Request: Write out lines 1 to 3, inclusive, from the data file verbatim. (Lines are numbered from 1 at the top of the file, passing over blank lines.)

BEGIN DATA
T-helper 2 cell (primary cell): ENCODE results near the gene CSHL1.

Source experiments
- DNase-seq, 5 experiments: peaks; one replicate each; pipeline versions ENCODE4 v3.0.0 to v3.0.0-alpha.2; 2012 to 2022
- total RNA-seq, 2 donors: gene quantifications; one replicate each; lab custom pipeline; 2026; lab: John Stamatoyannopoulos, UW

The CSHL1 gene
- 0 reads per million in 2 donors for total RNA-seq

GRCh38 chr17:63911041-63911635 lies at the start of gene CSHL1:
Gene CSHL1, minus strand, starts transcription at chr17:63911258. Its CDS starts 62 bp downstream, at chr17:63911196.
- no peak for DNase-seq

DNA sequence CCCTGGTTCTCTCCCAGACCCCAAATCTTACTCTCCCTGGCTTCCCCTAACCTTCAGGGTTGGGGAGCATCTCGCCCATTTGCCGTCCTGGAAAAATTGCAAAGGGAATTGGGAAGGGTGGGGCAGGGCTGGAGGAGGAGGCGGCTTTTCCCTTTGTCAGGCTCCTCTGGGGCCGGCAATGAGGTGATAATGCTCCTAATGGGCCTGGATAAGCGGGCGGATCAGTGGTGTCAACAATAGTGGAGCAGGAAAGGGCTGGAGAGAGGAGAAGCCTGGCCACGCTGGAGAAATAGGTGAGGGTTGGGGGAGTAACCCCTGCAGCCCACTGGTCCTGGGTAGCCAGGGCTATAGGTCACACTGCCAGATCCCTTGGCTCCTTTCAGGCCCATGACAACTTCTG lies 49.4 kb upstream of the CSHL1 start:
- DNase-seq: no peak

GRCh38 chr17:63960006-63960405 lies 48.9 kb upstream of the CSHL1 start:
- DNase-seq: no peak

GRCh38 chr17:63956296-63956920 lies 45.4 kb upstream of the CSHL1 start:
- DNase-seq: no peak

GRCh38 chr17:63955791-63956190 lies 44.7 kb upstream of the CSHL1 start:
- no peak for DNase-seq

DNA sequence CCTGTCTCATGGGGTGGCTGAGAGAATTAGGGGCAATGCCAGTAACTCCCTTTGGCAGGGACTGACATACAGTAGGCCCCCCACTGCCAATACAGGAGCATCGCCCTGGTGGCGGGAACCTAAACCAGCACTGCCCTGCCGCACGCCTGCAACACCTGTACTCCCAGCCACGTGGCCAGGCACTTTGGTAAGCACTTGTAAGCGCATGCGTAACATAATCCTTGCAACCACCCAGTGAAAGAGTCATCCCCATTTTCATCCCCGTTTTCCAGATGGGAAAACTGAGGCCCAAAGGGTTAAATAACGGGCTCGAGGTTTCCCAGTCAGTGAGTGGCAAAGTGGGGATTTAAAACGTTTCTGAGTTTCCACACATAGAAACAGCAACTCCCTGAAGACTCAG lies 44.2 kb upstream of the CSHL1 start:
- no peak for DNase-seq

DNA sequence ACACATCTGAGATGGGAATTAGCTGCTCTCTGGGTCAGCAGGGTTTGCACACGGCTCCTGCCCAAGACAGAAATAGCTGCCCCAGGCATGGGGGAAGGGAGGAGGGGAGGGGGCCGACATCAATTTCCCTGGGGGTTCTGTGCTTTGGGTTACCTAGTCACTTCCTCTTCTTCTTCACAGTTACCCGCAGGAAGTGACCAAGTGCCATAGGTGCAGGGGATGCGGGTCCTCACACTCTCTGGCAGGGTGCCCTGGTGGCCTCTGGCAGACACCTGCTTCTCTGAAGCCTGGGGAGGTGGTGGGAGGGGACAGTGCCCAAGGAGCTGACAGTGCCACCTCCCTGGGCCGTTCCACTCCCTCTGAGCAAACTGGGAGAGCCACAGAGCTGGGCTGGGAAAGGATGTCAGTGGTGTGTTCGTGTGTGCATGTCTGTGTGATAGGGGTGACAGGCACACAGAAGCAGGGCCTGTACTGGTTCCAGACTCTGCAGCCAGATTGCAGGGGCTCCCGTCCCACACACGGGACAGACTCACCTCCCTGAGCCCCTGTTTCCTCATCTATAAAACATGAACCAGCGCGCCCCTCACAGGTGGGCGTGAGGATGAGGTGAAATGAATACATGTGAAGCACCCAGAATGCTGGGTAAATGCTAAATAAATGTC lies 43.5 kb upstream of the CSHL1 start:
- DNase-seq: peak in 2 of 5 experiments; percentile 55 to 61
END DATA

T-helper 2 cell (primary cell): ENCODE results near the gene CSHL1.

Source experiments
- DNase-seq, 5 experiments: peaks; one replicate each; pipeline versions ENCODE4 v3.0.0 to v3.0.0-alpha.2; 2012 to 2022